Minimum Rates of Pay for Foreign Workers

Strong worker protection measures are in place to ensure that overseas workers are provided the same workplace rights and obligations as Australian citizens. These measures include establishing minimum rates of pay.

Foreign workers can only be employed in Australia if they hold a valid visa giving them permission to work. This includes working holiday makers like 417 visa holders, international students and subclass 457 visa holders. Employers must check that the overseas’s worker’s visa conditions allow them 

For 457 visa holders, employers must show that the terms and conditions of employment are no less favourable than those they provide to Australian citizens or permanent residents doing similar work at the same place of work. In other words, 457 visa holders must be paid market salary rates by their employers and it is one of the conditions for sponsorship.

“The minimum rates of pay should  reflect the market salary rate”

The minimum rates of pay should be in line with the award rate set out by the Fair Work Ombudsman – or reflect the market salary rate, regardless of whether the worker is an Australian citizen/permanent resident or a backpacker, a 457 visa holder or an international student.

Pay Awards (also known as ‘modern awards) are legal documents that outline the minimum pay rates and conditions of employment. There are 122 industry or occupation awards that cover most people who work in Australia.

The Fair Work Ombudsman has the Pay and Conditions Tool (PACT), which gives employers and employees information about pay rates. You can find the tool at

In July 2016, a Korean migrant opened a restaurant in Melbourne without checking the wages applicable to his business. A Fair Work Ombudsman investigation found that four former employees – who were 417 working holiday visa holders– were under paid when they worked at the restaurant. The restaurant owner has now been required to back-pay more than $40,000 to four of his former staff.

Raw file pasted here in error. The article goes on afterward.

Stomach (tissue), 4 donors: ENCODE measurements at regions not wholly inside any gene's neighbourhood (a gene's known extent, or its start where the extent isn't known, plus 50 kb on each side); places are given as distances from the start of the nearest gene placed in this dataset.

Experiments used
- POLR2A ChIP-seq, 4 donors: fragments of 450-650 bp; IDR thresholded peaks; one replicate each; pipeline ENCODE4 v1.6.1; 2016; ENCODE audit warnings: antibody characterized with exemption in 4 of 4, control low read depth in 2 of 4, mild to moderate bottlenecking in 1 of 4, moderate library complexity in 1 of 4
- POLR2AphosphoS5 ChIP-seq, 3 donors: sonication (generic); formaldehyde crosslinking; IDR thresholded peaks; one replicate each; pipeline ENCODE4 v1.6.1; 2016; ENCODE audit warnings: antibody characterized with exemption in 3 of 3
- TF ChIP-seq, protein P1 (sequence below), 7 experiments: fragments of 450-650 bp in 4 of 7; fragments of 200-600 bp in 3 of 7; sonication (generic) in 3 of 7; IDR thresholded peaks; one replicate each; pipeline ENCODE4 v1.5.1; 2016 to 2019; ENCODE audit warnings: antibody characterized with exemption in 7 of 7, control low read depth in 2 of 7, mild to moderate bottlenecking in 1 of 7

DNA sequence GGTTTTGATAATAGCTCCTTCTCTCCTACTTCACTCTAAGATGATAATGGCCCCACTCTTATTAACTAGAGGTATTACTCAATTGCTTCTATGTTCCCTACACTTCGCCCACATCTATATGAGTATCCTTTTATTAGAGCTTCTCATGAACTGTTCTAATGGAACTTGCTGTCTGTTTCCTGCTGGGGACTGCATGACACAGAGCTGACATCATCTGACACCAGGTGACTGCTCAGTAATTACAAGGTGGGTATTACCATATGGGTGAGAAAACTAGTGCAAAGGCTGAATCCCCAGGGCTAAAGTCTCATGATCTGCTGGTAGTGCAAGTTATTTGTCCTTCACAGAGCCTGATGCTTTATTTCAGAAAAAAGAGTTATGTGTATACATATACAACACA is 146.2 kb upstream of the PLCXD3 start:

“we place a high priority on ensuring their workplace rights are protected”

Meanwhile 7 Eleven has come under fire for underpaying foreign workers. Since the Fair Work Ombudsman was created in July, 2009, the Agency has placed eight matters involving 7-Eleven franchisees before the courts and recovered $625,000 for underpaid 7-Eleven employees.

“Overseas workers are often vulnerable because of a lack of awareness of their workplace rights and language barriers, so we place a high priority on ensuring their workplace rights are protected,” said Fair Work Ombudsman Natalie James.
“Successful compliance outcomes also help to ensure a level playing field for employers who are doing the right thing and complying with their obligations.”

Employers who are unsure about their obligations when employing foreign workers should seek advice.  Australian Business Migration Group registered migration agent can advise employers on any questions they might have about engaging or sponsoring a foreign worker.

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